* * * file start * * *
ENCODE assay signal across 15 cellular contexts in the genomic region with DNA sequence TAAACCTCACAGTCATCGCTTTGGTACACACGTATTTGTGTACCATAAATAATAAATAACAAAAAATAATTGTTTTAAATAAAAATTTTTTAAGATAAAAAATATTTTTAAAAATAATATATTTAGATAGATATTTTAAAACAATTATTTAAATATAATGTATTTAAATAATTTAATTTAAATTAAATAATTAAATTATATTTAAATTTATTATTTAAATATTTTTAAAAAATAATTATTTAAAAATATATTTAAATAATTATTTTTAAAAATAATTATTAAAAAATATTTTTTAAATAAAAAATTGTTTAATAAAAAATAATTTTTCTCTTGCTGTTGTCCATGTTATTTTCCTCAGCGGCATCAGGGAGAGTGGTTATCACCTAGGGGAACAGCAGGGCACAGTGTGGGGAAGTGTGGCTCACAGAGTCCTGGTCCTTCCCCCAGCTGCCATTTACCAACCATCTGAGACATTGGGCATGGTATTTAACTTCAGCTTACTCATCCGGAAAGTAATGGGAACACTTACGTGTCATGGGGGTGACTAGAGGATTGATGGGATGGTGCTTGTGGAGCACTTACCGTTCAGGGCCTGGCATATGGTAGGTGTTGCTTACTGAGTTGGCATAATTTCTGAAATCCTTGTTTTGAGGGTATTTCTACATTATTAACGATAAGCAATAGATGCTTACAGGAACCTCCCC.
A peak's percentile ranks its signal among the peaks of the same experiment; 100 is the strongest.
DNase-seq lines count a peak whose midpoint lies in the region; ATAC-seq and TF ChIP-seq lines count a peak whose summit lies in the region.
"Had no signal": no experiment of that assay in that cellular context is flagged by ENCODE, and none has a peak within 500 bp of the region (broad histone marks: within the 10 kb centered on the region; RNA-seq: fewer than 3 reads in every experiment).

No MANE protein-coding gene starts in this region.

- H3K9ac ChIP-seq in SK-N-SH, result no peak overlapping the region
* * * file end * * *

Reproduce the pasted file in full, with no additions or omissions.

ENCODE assay signal across 15 cellular contexts in the genomic region with DNA sequence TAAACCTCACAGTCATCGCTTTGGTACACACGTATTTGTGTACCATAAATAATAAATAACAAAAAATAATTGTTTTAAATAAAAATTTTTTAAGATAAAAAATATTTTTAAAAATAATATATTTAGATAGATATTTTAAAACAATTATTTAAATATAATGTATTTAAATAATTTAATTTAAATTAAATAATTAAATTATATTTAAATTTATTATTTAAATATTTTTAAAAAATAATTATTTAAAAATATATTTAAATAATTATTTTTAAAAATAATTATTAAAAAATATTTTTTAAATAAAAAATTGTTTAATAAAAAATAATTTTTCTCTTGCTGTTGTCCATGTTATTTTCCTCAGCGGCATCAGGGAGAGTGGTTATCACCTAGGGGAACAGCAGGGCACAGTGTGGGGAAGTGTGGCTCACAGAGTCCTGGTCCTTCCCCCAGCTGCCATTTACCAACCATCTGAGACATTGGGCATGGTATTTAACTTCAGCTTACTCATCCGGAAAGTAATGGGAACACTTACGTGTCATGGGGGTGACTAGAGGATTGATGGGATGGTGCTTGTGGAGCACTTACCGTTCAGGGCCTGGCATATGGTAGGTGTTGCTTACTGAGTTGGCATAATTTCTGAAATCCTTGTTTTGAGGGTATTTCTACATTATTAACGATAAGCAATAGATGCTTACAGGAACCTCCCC.
A peak's percentile ranks its signal among the peaks of the same experiment; 100 is the strongest.
DNase-seq lines count a peak whose midpoint lies in the region; ATAC-seq and TF ChIP-seq lines count a peak whose summit lies in the region.
"Had no signal": no experiment of that assay in that cellular context is flagged by ENCODE, and none has a peak within 500 bp of the region (broad histone marks: within the 10 kb centered on the region; RNA-seq: fewer than 3 reads in every experiment).

No MANE protein-coding gene starts in this region.

- H3K9ac ChIP-seq in SK-N-SH, result no peak overlapping the region